3D Printing

3D Systems Hit with $11M Arbitration Decision

The 3D printing industry is not looking great for the largest 3D printer manufacturers.  As I’m reminded by readers regularly, smaller companies are doing quite well, with backlogs of orders to fill, but the stock prices of Stratasys and 3D Systems have plummeted since they’re exorbitant highs, in part due to a drop in stock markets in general and due to issues faced by the two industry leaders.  The latest to hit 3D Systems is an $11.28 million arbitration award that the company is delivering to one of its former employees.

Today, the law firm of Gaw | Poe LLP announced that it had obtained an arbitration award of $11,281,681.46 on behalf of its client, Ronald Barranco.  In 2011, 3D Systems had acquired Barranco’s startup Print3D, an instant quotation plug-in that could be installed into a CAD software to generate production costs for printing a given CAD design.  According to the law firm, Barranco was to be hired on as a co-manager of the new business unit, as per the terms of the acquisition, where he would share in revenues generated by Print3D during a three-year “earn-out period”.  The firm states, however, that, instead, Barranco was fired twenty months in, without taking home any earn-out funds.

Deelip Menezes with Ronald Barranco 3D Systems and Print3D
Print3D Founders Deelip Menezes and Ronald Barranco. Image via Deelip.com.

From the court documents (available here as a .pdf), it sounds as though 3D Systems had, instead of launching Print3D as its own entity, instead devoted its resources to another recently acquired subsidiary, which many readers will recognize: Quickparts, the company’s industrial manufacturing service, with instant price quotation.  Meanwhile, Barranco seems to have been neglected, with the arbitrator saying, “An overall assessment of the record indicates that Mr. Barranco was rarely, if ever, treated as a manager and poorly managed as an employee.”

Meanwhile, his former co-founder, Deelip Menezes, seems to suggest that Print3D was deliberately forgotten.  Without receiving his own earnouts, Menezes tells Barranco, “They don’t want you anywhere close to them. They want you out of all this so that they can drive Print3D the way they want or just let it rot there, which is what they have been doing all this time.”

In turn, Barranco sought legal action, with arbitration hearings occurring from June 22-26, 2015 in Charlotte, North Carolina.  The arbitrator issued a modified final award on October 16, as a result of 3D Systems’ breach of its obligation to Print3D, which had been neglected over another similar company that also been acquired.  In its decision, the arbitrator explained, “The record clearly, and by a preponderance of the evidence, demonstrates that Respondents’ actions and inactions… materially breached [its obligations]”, before going on to say, “The list of actions and inactions of Respondents evidencing bad faith relative to Mr. Barranco and Print3D is a long one.”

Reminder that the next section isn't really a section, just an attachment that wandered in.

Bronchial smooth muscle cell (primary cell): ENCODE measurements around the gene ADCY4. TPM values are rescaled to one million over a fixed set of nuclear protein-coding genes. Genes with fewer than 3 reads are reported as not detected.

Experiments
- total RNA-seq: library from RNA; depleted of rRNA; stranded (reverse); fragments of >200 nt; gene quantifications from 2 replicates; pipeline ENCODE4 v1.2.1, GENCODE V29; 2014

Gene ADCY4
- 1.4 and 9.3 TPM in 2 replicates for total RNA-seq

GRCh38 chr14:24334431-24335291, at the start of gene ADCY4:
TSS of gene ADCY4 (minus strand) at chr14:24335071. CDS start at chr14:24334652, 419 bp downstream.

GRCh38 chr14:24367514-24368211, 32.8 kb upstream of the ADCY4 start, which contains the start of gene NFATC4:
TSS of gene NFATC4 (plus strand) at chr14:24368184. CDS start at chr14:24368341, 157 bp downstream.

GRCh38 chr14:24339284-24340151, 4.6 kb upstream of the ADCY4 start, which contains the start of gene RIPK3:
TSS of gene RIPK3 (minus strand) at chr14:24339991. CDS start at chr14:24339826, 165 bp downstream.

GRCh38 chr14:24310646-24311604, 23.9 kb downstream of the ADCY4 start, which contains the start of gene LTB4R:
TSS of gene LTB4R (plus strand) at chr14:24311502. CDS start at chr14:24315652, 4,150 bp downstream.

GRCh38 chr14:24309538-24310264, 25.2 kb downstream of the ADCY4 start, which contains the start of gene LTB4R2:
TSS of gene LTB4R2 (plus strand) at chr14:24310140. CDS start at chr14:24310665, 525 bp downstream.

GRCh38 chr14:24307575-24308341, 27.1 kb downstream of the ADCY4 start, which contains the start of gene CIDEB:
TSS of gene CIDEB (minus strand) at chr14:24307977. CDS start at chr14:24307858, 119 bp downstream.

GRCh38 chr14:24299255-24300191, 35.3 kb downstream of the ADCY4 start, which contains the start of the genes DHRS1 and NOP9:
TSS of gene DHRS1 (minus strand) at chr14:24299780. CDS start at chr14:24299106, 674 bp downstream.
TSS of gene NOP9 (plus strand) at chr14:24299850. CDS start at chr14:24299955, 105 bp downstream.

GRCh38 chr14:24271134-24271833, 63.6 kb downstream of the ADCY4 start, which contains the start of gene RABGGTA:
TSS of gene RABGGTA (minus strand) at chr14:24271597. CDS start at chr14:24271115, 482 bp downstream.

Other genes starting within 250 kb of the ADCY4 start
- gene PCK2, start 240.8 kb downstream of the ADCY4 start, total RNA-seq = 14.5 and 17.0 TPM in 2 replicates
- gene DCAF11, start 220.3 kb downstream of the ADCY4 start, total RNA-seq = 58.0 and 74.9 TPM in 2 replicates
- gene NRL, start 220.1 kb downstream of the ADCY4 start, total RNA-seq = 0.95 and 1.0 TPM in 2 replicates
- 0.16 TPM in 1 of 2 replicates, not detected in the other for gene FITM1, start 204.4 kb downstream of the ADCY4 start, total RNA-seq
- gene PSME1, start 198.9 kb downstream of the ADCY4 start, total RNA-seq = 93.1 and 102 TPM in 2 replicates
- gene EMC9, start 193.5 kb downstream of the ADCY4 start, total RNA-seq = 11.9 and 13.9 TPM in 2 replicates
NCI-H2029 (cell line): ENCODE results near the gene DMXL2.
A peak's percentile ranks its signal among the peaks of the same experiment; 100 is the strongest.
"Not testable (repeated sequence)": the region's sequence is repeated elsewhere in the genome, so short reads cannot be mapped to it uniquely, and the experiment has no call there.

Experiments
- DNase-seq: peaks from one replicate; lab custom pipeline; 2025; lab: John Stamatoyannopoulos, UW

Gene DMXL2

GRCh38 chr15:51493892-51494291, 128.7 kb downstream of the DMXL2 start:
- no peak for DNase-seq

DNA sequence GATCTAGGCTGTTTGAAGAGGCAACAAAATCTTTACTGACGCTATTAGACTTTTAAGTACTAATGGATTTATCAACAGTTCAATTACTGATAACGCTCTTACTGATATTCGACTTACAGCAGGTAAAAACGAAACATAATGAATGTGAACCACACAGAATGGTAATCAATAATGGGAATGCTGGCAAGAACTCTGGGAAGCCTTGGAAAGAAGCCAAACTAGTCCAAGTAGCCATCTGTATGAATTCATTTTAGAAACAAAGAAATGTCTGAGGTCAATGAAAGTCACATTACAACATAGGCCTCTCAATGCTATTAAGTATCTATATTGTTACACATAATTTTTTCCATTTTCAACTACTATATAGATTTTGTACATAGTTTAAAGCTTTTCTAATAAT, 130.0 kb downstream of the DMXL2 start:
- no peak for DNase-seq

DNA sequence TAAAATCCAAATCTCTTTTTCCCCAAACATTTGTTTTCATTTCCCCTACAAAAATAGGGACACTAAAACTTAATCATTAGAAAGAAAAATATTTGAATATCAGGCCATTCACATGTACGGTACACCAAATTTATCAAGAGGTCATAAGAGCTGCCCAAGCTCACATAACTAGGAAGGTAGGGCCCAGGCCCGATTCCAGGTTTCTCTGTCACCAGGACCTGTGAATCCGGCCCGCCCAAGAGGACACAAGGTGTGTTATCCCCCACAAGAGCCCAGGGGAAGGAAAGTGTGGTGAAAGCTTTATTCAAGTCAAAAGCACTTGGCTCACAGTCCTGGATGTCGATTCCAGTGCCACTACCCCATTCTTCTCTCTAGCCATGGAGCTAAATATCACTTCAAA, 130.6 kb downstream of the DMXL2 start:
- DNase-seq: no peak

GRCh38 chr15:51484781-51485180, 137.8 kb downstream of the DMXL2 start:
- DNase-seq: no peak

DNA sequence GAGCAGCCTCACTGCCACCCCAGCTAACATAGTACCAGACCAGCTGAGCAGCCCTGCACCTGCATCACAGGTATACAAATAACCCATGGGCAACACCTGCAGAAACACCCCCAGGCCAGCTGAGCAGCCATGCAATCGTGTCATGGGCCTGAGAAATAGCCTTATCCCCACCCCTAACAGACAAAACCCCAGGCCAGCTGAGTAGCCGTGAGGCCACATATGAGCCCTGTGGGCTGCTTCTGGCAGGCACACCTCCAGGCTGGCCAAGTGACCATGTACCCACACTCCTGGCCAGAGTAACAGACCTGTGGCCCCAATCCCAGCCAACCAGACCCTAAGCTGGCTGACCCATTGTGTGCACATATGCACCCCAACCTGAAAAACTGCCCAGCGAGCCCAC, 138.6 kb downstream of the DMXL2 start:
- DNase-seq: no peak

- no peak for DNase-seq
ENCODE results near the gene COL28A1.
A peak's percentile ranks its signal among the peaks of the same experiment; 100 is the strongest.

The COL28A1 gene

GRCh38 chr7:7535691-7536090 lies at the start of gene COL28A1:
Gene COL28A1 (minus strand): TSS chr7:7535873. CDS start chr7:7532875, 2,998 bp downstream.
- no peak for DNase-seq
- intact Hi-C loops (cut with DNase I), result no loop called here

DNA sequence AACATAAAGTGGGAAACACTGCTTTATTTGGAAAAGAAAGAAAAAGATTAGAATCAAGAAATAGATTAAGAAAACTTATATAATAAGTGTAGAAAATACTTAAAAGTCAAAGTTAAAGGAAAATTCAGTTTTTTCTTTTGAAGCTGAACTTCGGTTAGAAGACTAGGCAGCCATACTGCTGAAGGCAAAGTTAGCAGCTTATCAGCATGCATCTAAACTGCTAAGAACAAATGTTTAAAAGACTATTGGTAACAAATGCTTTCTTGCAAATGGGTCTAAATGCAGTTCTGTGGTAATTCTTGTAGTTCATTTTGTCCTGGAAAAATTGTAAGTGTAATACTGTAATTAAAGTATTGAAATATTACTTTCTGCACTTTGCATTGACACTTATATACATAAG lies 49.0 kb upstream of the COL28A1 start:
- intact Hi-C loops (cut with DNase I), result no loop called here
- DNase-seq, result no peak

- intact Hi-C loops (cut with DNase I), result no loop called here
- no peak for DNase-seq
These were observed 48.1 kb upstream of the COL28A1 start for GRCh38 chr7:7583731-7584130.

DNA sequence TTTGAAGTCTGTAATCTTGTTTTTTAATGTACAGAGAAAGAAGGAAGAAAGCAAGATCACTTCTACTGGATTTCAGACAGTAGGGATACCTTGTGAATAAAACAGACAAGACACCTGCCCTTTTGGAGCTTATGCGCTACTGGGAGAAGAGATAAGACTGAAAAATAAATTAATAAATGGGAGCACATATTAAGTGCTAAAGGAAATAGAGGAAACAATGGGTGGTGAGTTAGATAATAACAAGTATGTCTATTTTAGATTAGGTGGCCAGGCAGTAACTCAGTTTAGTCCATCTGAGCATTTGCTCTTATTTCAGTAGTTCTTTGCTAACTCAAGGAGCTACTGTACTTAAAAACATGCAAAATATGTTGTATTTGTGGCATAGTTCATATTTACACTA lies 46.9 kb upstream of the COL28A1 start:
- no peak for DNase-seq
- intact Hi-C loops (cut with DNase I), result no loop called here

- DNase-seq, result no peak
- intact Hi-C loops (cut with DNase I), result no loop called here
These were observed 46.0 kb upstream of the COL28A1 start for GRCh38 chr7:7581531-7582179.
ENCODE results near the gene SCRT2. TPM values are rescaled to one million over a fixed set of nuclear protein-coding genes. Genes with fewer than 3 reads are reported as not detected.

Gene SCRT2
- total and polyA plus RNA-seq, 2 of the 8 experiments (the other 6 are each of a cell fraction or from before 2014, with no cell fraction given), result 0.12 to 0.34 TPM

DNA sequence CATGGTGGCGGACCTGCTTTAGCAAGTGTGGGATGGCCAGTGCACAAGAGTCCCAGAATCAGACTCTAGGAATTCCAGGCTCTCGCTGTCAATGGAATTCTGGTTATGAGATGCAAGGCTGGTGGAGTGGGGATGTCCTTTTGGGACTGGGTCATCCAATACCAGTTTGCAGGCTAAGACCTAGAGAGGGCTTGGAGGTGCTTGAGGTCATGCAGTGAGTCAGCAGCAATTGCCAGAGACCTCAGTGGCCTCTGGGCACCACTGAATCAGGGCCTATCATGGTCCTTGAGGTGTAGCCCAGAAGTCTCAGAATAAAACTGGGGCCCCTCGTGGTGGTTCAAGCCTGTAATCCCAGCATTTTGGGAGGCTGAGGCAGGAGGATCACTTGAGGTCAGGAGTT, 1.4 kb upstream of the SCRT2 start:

The funds will be used to cover Barranco’s attorney’s fees, the cost of the legal process, and Barranco’s damages.  Gaw | Poe partner Mark Poe commented, “3D Systems is a billion dollar behemoth that had gobbled up dozens of small companies in the 3-D printing space. It apparently thought it could do whatever it wanted with those companies, that it could abuse Ron, and that he wouldn’t be able to fight back.”  Randolph Gaw, another partner with the firm, contributed, “It’s not uncommon to hear about entrepreneurs who sold their company in exchange for an earnout or other deferred compensation, and were then cheated out of what they were promised. We’re glad that we were able to get justice for Mr. Barranco.”

3D Systems has, since Print3D and Quickparts, acquired numerous other firms.  And, last year at CES, many of those new subsidiaries displayed their wares on the showroom floor, but never saw those products made commercial by the year’s end or up until today, leading investors to establish a class-action suit against the company.  This makes me wonder if the practices that may have been pursued during Barranco’s time at the company are still in practice now and whether or not we’ll see those acquisitions face the same fates as Print3D.